Monday, October 6, 2008

Markets Devastated




Today was another historic day on Wall Street. Markets plunged again, as the "sell the news" reaction to the Wall Street bailout package passed by Congress on Friday continued in the markets today. At one point the Dow was down over 700 points (after being down 777 points last Monday). A late day rally, due to rumors of a coordinated global central bank rate cut, provided a significant rebound, even though most major indices ended down about 4%.

Apparently, Jim Cramer was on the Today Show this morning telling people to sell. Unfortunately, this is not very good advice, at least not right now. I am not a perma-bull. In fact, even though my blog was shut down for some time, as those of you who speak to me on a regular basis know, I actually have been quite bearish for the past several weeks.

The market will still have more downside to come, and the Dow will probably hit around 8,500, however, this price retracement will likely occur after we experience a short-term rally. Why am I suddenly bullish? First, again, it is only on a short-term basis (on the order of 4-12 weeks). Second, we have hit extremes on mutiple technical and sentiment indicators which are all indicating that we are about to bounce. For example, the VIX (volatility index) hit an all-time high today (56), new 52-week lows his an all-time high, and the % of stocks above their respective 40-day moving averages is only 4%. Stochastics are showing over-sold conditions, and the markets printed a "hammer" candlestick today, which is often a good indicator of a reversal in trend.

We may still go down tomorrow, and may even retest the lows that were experienced intra-day today, but things cannot get much more oversold than they are right now, and the "rubber band" that defines the price action of the markets will undergo a snap-back rally. We don't know how far the rally will go, as there are multiple levels of price resistance overhead in the forms of horizontal and moving average resistance, however, selling what you own today, or even tomorrow, would be at a time when a short to intermediate bottom might be emerging on the charts. The time to sell will be when the next rally loses steam. Why then?
Because the stock market is undergoing a major correction, and rightfully so, as this is one of the worst financial crises in the history of the U.S. Joblessness claims are only going to start ramping up signficantly after the new year. Yes, the market "looks ahead" by about 6 months, but folks, sad to say, this economy is not going to get better in the next 6 months. We will be looking at 1-3 years of economic slowdown/recession. The charts look horrific, and it will take a significant amount of time to correct the extensive technical damage on all of the charts. Bear market rallies are expected, and they can be vigorous, but don't lose sight of the long-term trend (down, down, down).

Hang in there.

4 comments:

Will said...

I feel like the dog in the Far Side cartoon who's got the leash on listening to his master who's going on about something but all he hears is "blah blah blah WALK blah blah blah blah WALKING." (But that's not your fault Steve)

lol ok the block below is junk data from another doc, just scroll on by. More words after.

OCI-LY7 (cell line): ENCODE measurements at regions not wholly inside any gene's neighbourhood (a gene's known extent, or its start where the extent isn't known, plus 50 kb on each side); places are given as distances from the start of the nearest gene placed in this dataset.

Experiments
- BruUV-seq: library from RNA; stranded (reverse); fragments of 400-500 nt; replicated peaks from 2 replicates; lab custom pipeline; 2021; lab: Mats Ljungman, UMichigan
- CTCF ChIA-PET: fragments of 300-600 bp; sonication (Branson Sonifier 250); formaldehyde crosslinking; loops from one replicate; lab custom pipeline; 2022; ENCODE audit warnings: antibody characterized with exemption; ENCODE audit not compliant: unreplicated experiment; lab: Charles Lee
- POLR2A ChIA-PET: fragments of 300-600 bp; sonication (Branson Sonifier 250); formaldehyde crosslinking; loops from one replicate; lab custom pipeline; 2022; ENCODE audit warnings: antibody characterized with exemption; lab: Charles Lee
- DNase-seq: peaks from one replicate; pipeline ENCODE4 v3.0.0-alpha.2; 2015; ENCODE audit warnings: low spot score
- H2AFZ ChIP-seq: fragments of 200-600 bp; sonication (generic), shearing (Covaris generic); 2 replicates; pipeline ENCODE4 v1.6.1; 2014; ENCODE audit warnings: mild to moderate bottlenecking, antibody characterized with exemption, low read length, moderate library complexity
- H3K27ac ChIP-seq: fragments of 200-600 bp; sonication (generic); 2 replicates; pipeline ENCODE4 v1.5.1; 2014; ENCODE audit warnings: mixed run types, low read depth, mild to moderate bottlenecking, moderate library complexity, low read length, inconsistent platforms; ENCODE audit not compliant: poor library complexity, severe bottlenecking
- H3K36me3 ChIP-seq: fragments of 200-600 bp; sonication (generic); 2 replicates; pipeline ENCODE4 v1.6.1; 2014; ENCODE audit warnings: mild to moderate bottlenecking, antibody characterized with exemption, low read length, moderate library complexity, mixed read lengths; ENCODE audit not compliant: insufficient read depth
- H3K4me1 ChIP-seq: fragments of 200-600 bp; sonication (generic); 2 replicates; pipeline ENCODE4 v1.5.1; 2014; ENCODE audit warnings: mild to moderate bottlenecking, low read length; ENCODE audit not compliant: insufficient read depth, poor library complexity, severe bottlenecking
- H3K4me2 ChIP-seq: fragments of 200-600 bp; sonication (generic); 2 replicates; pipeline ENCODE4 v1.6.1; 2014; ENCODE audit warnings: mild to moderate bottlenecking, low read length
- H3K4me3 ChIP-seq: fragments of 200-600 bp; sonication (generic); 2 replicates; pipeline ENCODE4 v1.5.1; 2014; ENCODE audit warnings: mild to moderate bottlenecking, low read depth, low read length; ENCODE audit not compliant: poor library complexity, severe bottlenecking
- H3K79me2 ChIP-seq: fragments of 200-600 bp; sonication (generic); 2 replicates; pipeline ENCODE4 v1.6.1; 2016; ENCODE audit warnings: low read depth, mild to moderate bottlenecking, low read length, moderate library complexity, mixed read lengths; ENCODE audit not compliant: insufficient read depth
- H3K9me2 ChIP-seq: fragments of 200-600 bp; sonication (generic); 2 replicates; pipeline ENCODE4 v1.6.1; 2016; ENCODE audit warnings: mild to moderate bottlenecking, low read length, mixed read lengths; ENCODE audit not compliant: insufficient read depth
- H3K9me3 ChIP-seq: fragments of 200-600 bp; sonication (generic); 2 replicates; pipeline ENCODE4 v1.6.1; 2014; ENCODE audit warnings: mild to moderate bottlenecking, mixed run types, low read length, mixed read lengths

So Steve, does 'hang in there' apply to those of us mutual-funders who were told that peaks and valleys will always happen but over 15-20 (we used to say 10) years, close to 10% average per annum return can be expected? has enough happened to say those days are over? too soon to tell?

Cocameister said...

Sorry to babble, but these are historic times for the markets.

Yes, 'hang in there' applies for the mutual fund holders who have years to wait for their returns to accumulate.

But, as I said, this bear market is NOT over. It may not completely bottom and recover until 2010-12. That's how much damage has been done on the long-term charts. If you look at a long-term chart (back to 1980s) of the S&P, you will see that we formed a HUGE double top. It is rare for markets to abruptly turn course and head back up. There will be a long basing process, a flattening out of the 200 day and week moving averages, and then, and only then, we will be able to resume a steady uptrend again. That's from a technical perspective. From a fundamental perspective, the huge economic bubble that was created in our financial and housing markets and in the economies of the emerging market countries (India, China, Brazil, Russia), has completely burst. Again, the fed can pump in all the money it wants, but things will take some time to heal. We can expect to see many more banks fail here and abroad.

OK, so bottom line, continue to dollar cost average into the funds here. For those nearing retirement, it is another story. May be best to sell most positions after the next rally and park cash in a CD or money market.

If things were to "magically" turn around...you will know about it, and you can get back into the market quite rapidly and easily.

Jeanette said...

I was watching the news yesterday while I was working out. I felt like the walls were closing in around me...between the stock market crash, the failed reaction to the bailout, Bush saying that all we need to do is wait and have faith, and the need to drop the number sign from the national debt calculator to accomodate our 10 trillion dollar debt...are we heading for mass casualty? I really felt like I was in some kind of movie... Something like 'I am Legend.' Is anyone else scared? As Donald said this morning--we should probably be prepared for a revolution if we continue to separate the classes.
See the following:
http://www.telegraph.co.uk/finance/financetopics/financialcrisis/3150319/Richard-Fuld-punched-in-face-in-Lehman-Brothers-gym.html
--I want to punch him too! He keeps $480 billion while we all suffer?

http://www.msnbc.msn.com/id/27053712/

Jeanette said...

This has nothing to do with anything but I love it!

http://www.nytimes.com/2008/10/05/weekinreview/05schwartz.html?no_interstitial